Important, but frustrating piece in the Washington Post this morning about the difficulty of sustaining test-score growth in underperforming schools after dramatic one-time boosts. “Studies across the country show that many low-performing schools falter after big one-year gains in test scores. Of the seven D.C. public schools that increased proficiency rates by 20 percentage points or more in both reading and math in 2008,” Bill Turque reports, only showed growth in 2009. “Most of the schools that surged 20 points or more in a single category last year also had difficulty building on the increase this year.”
The piece looks at any number of reasons–from turnover to cheating–why scores might spike in a given year and then plateau or decline. But if the piece is any indication, DC schools are overlooking the obvious: a key to long-term growth in reading scores is the steady buildup of background knowledge. Without knowing anything about the particular schools discussed in the Post piece, I’d bet real money that we’re talking about mediocre schools that got religion (or were forced to get religion) about testing and focused on it. Hard. But no one should be surprised to see one-time gains.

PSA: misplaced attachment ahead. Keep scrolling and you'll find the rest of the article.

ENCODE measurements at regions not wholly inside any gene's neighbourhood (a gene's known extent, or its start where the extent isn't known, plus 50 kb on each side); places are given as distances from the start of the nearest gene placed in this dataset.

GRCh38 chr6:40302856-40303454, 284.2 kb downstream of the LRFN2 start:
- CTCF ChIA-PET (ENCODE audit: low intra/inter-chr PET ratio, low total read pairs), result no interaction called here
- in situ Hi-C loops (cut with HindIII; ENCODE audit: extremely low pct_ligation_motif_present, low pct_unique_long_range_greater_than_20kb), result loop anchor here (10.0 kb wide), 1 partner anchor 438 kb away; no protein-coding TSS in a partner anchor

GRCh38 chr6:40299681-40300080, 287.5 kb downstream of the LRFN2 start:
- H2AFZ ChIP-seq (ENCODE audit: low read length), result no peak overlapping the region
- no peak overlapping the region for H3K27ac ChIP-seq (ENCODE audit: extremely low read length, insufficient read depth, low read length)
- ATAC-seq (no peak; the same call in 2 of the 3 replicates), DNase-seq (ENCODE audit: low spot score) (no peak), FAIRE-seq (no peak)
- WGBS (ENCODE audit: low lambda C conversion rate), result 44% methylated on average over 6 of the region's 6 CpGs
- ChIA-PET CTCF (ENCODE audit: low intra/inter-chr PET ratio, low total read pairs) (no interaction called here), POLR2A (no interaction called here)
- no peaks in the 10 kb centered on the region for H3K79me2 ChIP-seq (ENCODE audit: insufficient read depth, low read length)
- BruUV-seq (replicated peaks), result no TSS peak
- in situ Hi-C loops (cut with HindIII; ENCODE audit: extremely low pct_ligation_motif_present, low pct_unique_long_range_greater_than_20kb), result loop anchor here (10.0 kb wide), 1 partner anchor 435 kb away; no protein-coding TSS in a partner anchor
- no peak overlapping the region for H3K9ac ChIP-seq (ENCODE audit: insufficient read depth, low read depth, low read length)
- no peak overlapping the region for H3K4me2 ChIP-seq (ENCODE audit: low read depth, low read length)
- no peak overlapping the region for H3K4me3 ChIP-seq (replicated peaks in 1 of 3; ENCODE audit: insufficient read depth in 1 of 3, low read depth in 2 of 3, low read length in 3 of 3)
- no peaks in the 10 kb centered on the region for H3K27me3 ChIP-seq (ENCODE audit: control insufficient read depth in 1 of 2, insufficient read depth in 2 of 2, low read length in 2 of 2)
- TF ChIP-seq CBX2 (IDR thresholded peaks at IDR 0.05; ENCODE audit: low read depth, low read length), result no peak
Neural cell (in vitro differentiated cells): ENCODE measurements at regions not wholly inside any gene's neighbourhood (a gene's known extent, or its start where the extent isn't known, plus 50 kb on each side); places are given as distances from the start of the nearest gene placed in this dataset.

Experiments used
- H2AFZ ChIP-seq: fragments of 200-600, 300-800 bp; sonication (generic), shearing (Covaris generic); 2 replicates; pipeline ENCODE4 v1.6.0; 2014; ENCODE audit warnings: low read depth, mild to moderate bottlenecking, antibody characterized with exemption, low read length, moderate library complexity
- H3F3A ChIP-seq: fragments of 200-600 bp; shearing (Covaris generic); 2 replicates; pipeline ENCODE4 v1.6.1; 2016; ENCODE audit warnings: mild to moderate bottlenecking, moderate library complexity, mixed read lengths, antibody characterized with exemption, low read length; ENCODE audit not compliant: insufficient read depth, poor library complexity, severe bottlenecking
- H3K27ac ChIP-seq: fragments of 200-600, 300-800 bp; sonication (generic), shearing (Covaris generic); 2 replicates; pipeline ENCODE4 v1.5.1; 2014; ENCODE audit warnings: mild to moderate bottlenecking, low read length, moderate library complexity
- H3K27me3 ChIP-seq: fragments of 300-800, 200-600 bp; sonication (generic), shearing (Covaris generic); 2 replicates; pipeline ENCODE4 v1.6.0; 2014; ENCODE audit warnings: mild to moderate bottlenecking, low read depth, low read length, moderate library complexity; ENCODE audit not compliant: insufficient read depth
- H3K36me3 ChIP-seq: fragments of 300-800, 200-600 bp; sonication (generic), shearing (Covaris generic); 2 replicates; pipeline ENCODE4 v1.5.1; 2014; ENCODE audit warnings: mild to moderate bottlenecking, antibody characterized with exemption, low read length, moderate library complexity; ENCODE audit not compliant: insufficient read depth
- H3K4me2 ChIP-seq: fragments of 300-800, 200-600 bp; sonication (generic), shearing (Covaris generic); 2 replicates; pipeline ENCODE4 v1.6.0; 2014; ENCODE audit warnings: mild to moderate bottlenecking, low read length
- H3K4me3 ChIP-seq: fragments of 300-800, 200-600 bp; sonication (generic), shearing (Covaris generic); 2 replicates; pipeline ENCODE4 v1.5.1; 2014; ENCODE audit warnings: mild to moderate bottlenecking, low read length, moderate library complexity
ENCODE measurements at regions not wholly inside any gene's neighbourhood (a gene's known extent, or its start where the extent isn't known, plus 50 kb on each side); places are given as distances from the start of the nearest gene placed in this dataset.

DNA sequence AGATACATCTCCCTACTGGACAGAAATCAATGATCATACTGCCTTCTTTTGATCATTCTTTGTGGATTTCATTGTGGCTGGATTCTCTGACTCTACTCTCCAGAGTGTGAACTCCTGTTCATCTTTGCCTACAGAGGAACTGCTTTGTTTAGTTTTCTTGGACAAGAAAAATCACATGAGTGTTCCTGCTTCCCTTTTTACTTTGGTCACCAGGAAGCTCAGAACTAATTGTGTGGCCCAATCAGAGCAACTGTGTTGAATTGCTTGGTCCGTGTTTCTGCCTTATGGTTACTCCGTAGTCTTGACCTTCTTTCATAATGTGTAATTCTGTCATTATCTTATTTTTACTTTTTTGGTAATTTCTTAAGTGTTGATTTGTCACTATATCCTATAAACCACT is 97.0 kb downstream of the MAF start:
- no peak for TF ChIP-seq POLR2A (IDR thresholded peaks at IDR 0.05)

“Given the relationship between academic background knowledge and academic achievement, one can make the case that it should be at the top of any list of interventions intended to enhance student achievement,” wrote Robert Marzano in his 2006 book Building Background Knowledge for Academic Achievement. ”If not addressed by schools, academic background knowledge can create great advantages for some students and great disadvantages for others.”
E.D. Hirsch has obviously spent much of his life banging on this same drum, pointing over and over that reading tests are essentially tests of background knowledge. If DC school leaders understand this, the Post piece doesn’t say.
Test prep and simplistic reading strategy instruction that focus on trivial stories–students learn to predict, to summarize, to infer — does nearly nothing to add to a child’s store of knowledge, making an such a one-time boost nearly inevitable. An absence of background knowledge is the difference-maker and left unattended it eventually shows up in the test scores.
At a recent Aspen Institute panel discussion with Hirsch, Randi Weingarten observed that the reason we’re not seeing more of this is because “what works is boring.” Building background knowledge is a slow, steady process. Boring as hell. And absolutely effective.